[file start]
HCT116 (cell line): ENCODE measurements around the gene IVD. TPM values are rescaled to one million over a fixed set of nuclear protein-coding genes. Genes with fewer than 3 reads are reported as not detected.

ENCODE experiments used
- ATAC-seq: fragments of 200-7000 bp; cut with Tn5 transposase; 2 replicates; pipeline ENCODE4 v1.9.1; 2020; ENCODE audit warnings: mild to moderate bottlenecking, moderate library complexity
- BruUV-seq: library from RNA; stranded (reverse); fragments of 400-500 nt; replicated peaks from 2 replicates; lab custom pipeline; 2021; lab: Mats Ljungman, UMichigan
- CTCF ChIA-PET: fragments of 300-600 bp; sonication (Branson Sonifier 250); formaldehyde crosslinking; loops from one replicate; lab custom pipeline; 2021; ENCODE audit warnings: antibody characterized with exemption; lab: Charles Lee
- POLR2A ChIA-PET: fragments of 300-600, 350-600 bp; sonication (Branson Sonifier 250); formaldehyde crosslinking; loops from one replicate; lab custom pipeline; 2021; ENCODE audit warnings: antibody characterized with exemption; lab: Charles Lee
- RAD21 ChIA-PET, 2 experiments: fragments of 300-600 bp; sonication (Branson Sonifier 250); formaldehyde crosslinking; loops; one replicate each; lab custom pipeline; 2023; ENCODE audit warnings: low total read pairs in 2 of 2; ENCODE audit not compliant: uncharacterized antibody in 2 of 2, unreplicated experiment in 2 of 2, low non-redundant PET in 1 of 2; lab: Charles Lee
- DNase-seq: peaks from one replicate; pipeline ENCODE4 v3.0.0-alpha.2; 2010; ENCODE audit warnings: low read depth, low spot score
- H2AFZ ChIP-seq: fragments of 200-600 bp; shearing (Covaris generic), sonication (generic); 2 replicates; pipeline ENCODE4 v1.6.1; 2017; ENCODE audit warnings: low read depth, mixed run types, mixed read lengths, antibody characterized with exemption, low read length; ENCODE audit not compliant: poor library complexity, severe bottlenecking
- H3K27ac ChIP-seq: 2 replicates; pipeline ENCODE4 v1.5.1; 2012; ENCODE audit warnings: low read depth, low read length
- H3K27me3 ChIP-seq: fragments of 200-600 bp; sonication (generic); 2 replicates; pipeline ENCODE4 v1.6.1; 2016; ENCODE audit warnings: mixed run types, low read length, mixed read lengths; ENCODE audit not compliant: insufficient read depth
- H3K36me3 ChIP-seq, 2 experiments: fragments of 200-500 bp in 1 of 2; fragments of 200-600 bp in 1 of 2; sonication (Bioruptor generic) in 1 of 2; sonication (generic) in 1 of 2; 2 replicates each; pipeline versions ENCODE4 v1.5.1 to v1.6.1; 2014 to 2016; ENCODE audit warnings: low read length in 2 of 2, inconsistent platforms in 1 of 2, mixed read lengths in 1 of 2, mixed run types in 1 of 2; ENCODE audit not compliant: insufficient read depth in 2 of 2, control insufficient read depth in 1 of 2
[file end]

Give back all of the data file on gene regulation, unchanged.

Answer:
HCT116 (cell line): ENCODE measurements around the gene IVD. TPM values are rescaled to one million over a fixed set of nuclear protein-coding genes. Genes with fewer than 3 reads are reported as not detected.

ENCODE experiments used
- ATAC-seq: fragments of 200-7000 bp; cut with Tn5 transposase; 2 replicates; pipeline ENCODE4 v1.9.1; 2020; ENCODE audit warnings: mild to moderate bottlenecking, moderate library complexity
- BruUV-seq: library from RNA; stranded (reverse); fragments of 400-500 nt; replicated peaks from 2 replicates; lab custom pipeline; 2021; lab: Mats Ljungman, UMichigan
- CTCF ChIA-PET: fragments of 300-600 bp; sonication (Branson Sonifier 250); formaldehyde crosslinking; loops from one replicate; lab custom pipeline; 2021; ENCODE audit warnings: antibody characterized with exemption; lab: Charles Lee
- POLR2A ChIA-PET: fragments of 300-600, 350-600 bp; sonication (Branson Sonifier 250); formaldehyde crosslinking; loops from one replicate; lab custom pipeline; 2021; ENCODE audit warnings: antibody characterized with exemption; lab: Charles Lee
- RAD21 ChIA-PET, 2 experiments: fragments of 300-600 bp; sonication (Branson Sonifier 250); formaldehyde crosslinking; loops; one replicate each; lab custom pipeline; 2023; ENCODE audit warnings: low total read pairs in 2 of 2; ENCODE audit not compliant: uncharacterized antibody in 2 of 2, unreplicated experiment in 2 of 2, low non-redundant PET in 1 of 2; lab: Charles Lee
- DNase-seq: peaks from one replicate; pipeline ENCODE4 v3.0.0-alpha.2; 2010; ENCODE audit warnings: low read depth, low spot score
- H2AFZ ChIP-seq: fragments of 200-600 bp; shearing (Covaris generic), sonication (generic); 2 replicates; pipeline ENCODE4 v1.6.1; 2017; ENCODE audit warnings: low read depth, mixed run types, mixed read lengths, antibody characterized with exemption, low read length; ENCODE audit not compliant: poor library complexity, severe bottlenecking
- H3K27ac ChIP-seq: 2 replicates; pipeline ENCODE4 v1.5.1; 2012; ENCODE audit warnings: low read depth, low read length
- H3K27me3 ChIP-seq: fragments of 200-600 bp; sonication (generic); 2 replicates; pipeline ENCODE4 v1.6.1; 2016; ENCODE audit warnings: mixed run types, low read length, mixed read lengths; ENCODE audit not compliant: insufficient read depth
- H3K36me3 ChIP-seq, 2 experiments: fragments of 200-500 bp in 1 of 2; fragments of 200-600 bp in 1 of 2; sonication (Bioruptor generic) in 1 of 2; sonication (generic) in 1 of 2; 2 replicates each; pipeline versions ENCODE4 v1.5.1 to v1.6.1; 2014 to 2016; ENCODE audit warnings: low read length in 2 of 2, inconsistent platforms in 1 of 2, mixed read lengths in 1 of 2, mixed run types in 1 of 2; ENCODE audit not compliant: insufficient read depth in 2 of 2, control insufficient read depth in 1 of 2